Looks like the lawsuits will continue into the Obama administration by the major environmental groups…. better get your checkbooks out…..

  24. avatar Barb says:

    When Ted Kennedy and John Kerry were asked about the wild horses several years ago, they looked like DEER CAUGHT IN HEADLIGHTS.

    Education is so critical and needed in D.C. about Western Wildlife issues…….

    AND NOT from THE highly funded, highly promoted lobbyist groups like the CATTLEMEN’S BEEF INDUSTRY!

    Who can we write to besides newspapers, etc to express our HORROR with Salazar as the Fox in Charge of the Henhouse?

  25. avatar todd says:

    Salazar and Vilsack are status quo choices that appear strikingly backward when contrasted to the other appointments. I think we may have entered a new era where concern about the environment means, primarily, concern about global climate change. As someone who makes a living modeling the Earth’s climate, this might be a good thing. As someone who is concerned about the overall health of the natural world, it is not at all clear that this is a step forward.

    Soil erosion, dust-bowl conditions, terrestrial carbon sequestration, methane emissions, carbon footprint — these are all areas where public lands grazing exacerbates climate change in the Western US. Now that the US govt has spent nearly a trillion dollars bailing out industry, it hard to argue that the public lands subsidy to wasteful in comparison. It may be that the line of thinking to eliminate public lands grazing needs a paradigm shift in order to ride the coattails of the climate change wave.

  26. avatar Gerry Miner says:

    I can’t believe all of the comments on this blog. While Salazar may not be the favored pick for all of the hard core environmentalists, there are other interests out there—and Obama is at least trying to find people more middle of the road than Dick and George did.

    I read this blog because I support most of what it stands for, but this group of comments sounds like a lot of “holier than thou, i know better than you”. Obama has a VERY HARD ROAD ahead of him and I am guessing he is doing the best he can, not saying, “how can i screw the greenies?”

    outsider says “is it possiable that we have become extreamists who mainstream just rolls their eyes at and trys to distance themselves from?” i think i might be starting to agree…..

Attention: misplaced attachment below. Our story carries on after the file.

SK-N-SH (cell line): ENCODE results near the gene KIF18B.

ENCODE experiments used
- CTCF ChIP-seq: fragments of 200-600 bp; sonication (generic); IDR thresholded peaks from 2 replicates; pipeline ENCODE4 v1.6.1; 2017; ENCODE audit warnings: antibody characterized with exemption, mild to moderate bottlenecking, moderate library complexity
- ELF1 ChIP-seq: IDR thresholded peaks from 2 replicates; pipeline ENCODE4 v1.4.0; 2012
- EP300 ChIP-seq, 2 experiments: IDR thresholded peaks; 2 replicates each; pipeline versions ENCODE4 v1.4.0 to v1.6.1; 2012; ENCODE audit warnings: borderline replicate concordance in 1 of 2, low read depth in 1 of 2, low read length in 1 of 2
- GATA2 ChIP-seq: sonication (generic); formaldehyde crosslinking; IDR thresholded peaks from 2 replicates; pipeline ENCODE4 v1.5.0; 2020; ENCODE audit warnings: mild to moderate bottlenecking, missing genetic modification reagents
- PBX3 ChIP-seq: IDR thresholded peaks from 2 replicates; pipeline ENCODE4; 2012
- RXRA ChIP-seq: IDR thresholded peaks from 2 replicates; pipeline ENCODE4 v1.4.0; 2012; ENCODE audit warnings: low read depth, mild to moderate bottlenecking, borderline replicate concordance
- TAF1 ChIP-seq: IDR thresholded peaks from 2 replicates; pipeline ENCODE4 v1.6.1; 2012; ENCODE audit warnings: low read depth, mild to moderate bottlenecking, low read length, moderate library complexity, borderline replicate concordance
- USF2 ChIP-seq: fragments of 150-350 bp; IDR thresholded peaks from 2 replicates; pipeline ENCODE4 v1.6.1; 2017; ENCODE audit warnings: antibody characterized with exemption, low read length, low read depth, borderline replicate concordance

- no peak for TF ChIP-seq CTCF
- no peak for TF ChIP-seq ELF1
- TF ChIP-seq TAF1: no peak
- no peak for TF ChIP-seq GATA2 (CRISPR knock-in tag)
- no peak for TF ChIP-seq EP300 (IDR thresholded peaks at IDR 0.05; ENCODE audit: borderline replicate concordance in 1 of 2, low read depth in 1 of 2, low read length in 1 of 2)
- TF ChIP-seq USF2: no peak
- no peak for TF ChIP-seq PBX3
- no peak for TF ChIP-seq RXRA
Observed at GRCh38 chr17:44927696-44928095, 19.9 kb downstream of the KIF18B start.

27. avatar Ray says:

    Really, a cowboy hat makes you sick? Kinda petty, I’d say.

  28. avatar Salle says:

    I’ve had some time to think about this now and…

    As a citizen in this participatory government, I have the right to take action to educate my government on issues I think they don’t understand, right?

    That’s the media’s job as much as it is for them to keep us informed about the government. That’s also what our schools are for too but they have been rendered unable to do this in both cases.

    It seems that education is lacking in both directions… so isn’t that the beginning of crating change from the bottom up? I think that is what it will take for us to have any kind of change, albeit we had change these past eight years only it was negative change… so we need to all be putting energy into focused effort in the other direction. New approaches to rearrange the flow of political influence are in order.

    So I think it has to start with education in both directions…
    It is one of the tools we have to ensure that our government properly represents us…

    An find ways to avoid corporations, start relying more on localized everything. Neighbors help their neighbors…

    The economy is already trashed so we might as well start from the beginning all over again… think I can hold my breath and tread water a little longer… But not much longer. And neither can the biosphere and all its inhabitants. It won’t be long before we will all know whether this team can be successful. I can hardly wait to see their plan(s).

  29. avatar kt says:

    Todd –

    I agree with you. It is good to hear about your work.

    Grazing activists are working on elevating that connection in the public eye. But when the Pres-elect selects a ranching ideologue … Is his Transition Team living in the 19th century, or something?

    From the Sheridan CEQ report in 1981 on Desertification in the US (that featured Challis BLM lands in one Chapter) to the excellent Chapter on Grazing and desertification in Lynn Jacobs Waste of the West
    to the 2006 Steinfeld et al. United Nations Report on Livestock and Global Warming, Livestock’s Long Shadow, there is an overwhelming body of evidence on how grazing and deforestation promote hotter, drier micro-sites that feed into global warming and climate change.